The distrust and animosity that plague the Islamic world’s relationship with the United States represent today’s greatest single threat to international security and the world’s economy.
While many excellent attempts have been made to improve relations between Islamic countries and the West and to further peace in the Middle East, rarely have politically moderate, mainstream American Muslims helped initiate and lead a major multi-faith effort aimed at improving communication, increasing understanding and “waging peace.”
The Cordoba Initiative, founded in 2002, is a multi-faith organization whose objective is to heal the
relationship between the Islamic World and America. Working through civil dialogue, policy initiatives, education, and cultural programs, the Initiative focuses on Thought, Action and Outcomes.
Its goals include:
Increasing intercultural understanding, tolerance and respect, both in Muslim societies and in the West
Improving the nature of the discourse about Islam in America and about America in the Muslim world
Stimulating fresh thinking about peace in the Middle East
- Addressing the root causes of international terrorism and helping to prevent the
horrors of another September 11
International terrorism remains a substantial global threat. Respect for the United
States in the Middle East and even within Europe lingers at historic lows. Meanwhile, both anti-Muslim bias and a new anti-Semitism have grown in the West. National and international economies have been impacted substantially by the uncertainties and threats of war and terrorism. Whether or not one subscribes to the theory of a clash of civilizations, the world has become an increasingly insecure and dangerous place. The need for improved communication and understanding between the Islamic World and the United States is critical.
Unique Attributes of the Cordoba Initiative:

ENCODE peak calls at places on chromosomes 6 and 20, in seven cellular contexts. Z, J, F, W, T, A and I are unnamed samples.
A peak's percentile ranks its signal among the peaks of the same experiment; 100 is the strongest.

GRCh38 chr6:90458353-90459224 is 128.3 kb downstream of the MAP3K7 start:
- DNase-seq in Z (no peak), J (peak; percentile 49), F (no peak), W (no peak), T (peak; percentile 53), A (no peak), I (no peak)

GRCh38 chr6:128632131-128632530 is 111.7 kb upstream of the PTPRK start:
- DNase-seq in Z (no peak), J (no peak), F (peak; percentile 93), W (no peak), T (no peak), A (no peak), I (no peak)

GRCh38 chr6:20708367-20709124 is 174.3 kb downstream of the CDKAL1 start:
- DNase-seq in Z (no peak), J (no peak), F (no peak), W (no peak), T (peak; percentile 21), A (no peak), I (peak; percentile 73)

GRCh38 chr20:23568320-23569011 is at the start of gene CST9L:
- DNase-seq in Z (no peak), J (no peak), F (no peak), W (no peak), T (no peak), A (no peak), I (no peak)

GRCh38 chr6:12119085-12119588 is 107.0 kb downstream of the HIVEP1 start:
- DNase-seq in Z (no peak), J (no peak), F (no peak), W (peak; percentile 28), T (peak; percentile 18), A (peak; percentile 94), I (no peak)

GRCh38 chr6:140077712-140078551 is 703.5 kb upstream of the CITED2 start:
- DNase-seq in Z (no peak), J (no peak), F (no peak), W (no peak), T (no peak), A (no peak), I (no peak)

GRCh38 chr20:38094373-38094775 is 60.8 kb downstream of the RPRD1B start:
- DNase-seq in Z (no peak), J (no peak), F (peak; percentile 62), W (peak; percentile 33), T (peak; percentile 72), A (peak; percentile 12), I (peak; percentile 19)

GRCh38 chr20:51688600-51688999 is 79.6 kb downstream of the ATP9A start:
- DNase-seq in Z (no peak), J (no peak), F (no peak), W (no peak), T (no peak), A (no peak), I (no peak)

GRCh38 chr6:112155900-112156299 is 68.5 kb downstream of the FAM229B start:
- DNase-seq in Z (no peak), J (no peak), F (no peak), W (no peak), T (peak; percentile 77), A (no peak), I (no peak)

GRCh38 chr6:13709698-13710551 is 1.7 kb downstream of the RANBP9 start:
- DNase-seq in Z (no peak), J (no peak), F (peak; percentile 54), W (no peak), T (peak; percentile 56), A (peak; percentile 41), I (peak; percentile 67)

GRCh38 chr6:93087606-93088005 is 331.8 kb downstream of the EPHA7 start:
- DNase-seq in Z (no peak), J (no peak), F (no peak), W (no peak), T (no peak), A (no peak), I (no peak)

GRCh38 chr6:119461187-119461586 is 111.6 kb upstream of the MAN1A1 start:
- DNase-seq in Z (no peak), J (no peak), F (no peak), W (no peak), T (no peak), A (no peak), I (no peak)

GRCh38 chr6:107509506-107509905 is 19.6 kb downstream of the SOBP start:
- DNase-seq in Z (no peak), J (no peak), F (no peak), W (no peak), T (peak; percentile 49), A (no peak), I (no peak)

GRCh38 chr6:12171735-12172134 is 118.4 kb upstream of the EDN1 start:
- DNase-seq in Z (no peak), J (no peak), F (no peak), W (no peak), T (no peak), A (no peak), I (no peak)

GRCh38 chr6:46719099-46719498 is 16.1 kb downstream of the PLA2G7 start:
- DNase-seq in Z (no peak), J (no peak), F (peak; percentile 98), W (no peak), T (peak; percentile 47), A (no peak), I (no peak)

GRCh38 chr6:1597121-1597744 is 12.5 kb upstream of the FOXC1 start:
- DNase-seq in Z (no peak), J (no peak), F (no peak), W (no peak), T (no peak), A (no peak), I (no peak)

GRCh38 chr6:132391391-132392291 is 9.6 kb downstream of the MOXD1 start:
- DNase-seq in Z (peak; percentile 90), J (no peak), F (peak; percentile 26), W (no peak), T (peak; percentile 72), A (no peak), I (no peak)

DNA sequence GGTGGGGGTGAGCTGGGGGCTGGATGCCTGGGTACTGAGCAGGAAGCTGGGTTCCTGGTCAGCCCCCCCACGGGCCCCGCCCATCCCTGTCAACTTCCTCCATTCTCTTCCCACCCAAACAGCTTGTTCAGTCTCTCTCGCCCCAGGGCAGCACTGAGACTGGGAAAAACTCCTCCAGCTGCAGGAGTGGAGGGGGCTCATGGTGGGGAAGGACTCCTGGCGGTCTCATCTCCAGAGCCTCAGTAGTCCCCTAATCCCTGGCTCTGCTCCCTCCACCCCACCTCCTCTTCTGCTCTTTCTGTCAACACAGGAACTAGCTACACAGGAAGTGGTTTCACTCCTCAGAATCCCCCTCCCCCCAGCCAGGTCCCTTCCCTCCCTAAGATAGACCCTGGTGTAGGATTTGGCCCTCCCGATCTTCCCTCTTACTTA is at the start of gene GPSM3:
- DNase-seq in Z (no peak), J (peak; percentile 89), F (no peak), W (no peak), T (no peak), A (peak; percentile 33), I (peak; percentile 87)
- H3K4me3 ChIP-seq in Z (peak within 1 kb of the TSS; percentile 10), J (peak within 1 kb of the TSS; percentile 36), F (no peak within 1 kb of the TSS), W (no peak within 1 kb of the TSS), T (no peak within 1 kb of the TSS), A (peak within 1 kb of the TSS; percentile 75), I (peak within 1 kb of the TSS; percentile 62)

(1) Mainstream American Muslim leaders, working in partnership with Jewish and
Christian leaders, play a central role in mediating the effort.
(2) The Initiative focuses on the underlying roots of cultural intolerance and violence, not merely the symptoms.
(3) To leverage the impact of its efforts, the initiative seeks to form strong partnerships with other non-profit institutions, such as the Aspen Institute, CLAL, the Chautauqua Institution, the East-West Institute, and the American Society for
Muslim Advancement (ASMA).
(4) The Initiative employs a contemplative methodology, inviting spiritual leaders and scholars to join their secular counterparts in the quest for peace.
(5) The Initiative is firmly multi-faith: no single religion’s followers may hold a majority of voting seats on its board of directors.
For hundreds of years during the middle ages, Cordoba was the capital of Muslim
Spain. During much of its “golden age” from the 8th to 12th centuries, the Cordoba
Caliphate witnessed a great flowering of culture, art, and philosophical inquiry amid a
remarkable climate of religious tolerance. Religious freedom, while not perfect, was
sufficient that many Jewish and Christian intellectuals emigrated to Cordoba, where
they lived, wrote and flourished side by side with their Muslim counterparts in a
strikingly pluralistic society. The Cordoba name reminds both Muslims and non-
Muslims that a great Islamic civilization was once the most open and tolerant of its era.